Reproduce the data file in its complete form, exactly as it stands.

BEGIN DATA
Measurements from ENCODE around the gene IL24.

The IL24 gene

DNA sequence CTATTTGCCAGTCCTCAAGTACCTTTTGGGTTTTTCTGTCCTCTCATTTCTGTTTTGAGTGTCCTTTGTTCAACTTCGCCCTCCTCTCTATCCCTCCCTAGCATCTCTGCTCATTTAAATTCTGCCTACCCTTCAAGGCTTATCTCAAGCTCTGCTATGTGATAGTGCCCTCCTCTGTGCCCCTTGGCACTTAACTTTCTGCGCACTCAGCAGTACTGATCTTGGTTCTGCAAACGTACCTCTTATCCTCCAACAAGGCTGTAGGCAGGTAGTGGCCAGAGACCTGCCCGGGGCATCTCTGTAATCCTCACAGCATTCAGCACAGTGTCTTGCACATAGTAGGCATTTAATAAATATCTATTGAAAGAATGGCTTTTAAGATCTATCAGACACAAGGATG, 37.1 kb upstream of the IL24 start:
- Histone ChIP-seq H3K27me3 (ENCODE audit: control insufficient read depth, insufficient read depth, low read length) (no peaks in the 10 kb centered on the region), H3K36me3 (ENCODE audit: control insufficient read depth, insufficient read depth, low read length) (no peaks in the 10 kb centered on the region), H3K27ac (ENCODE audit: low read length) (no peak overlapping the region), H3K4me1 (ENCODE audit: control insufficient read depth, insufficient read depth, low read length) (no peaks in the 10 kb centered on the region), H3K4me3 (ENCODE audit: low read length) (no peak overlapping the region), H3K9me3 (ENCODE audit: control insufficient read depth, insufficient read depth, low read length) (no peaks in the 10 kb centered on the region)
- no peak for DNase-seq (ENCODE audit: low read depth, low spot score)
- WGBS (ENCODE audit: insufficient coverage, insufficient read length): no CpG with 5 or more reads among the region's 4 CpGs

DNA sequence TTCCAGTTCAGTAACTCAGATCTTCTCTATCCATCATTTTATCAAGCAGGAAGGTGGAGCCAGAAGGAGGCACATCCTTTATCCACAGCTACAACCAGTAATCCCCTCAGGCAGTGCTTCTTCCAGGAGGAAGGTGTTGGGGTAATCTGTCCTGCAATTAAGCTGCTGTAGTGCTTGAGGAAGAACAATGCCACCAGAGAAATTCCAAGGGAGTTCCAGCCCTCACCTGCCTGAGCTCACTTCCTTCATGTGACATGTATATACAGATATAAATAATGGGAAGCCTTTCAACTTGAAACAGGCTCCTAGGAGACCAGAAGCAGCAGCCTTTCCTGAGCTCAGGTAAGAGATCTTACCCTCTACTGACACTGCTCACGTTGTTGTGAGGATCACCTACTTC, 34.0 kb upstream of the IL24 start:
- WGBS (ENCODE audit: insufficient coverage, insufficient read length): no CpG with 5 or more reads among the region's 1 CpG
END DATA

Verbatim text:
Measurements from ENCODE around the gene IL24.

The IL24 gene

DNA sequence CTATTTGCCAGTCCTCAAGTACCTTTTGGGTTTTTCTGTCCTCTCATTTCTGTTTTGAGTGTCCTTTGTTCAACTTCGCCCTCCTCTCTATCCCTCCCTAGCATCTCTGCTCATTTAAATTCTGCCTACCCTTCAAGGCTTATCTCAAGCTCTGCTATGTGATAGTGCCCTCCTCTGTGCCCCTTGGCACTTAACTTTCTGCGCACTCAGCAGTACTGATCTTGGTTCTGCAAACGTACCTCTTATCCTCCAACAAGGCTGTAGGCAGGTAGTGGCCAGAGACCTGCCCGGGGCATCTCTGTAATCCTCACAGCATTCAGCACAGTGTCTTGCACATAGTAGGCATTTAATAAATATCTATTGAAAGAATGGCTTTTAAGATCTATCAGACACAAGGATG, 37.1 kb upstream of the IL24 start:
- Histone ChIP-seq H3K27me3 (ENCODE audit: control insufficient read depth, insufficient read depth, low read length) (no peaks in the 10 kb centered on the region), H3K36me3 (ENCODE audit: control insufficient read depth, insufficient read depth, low read length) (no peaks in the 10 kb centered on the region), H3K27ac (ENCODE audit: low read length) (no peak overlapping the region), H3K4me1 (ENCODE audit: control insufficient read depth, insufficient read depth, low read length) (no peaks in the 10 kb centered on the region), H3K4me3 (ENCODE audit: low read length) (no peak overlapping the region), H3K9me3 (ENCODE audit: control insufficient read depth, insufficient read depth, low read length) (no peaks in the 10 kb centered on the region)
- no peak for DNase-seq (ENCODE audit: low read depth, low spot score)
- WGBS (ENCODE audit: insufficient coverage, insufficient read length): no CpG with 5 or more reads among the region's 4 CpGs

DNA sequence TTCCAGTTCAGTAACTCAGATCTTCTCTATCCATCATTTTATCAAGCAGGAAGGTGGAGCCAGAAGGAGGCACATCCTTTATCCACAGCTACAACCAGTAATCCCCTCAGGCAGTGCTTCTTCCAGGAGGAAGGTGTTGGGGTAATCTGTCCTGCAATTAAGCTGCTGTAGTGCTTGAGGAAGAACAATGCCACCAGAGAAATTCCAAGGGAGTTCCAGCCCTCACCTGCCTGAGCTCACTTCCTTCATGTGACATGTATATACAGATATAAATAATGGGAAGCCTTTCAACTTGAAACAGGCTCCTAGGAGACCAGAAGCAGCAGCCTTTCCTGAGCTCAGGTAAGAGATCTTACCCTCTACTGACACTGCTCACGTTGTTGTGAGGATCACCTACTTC, 34.0 kb upstream of the IL24 start:
- WGBS (ENCODE audit: insufficient coverage, insufficient read length): no CpG with 5 or more reads among the region's 1 CpG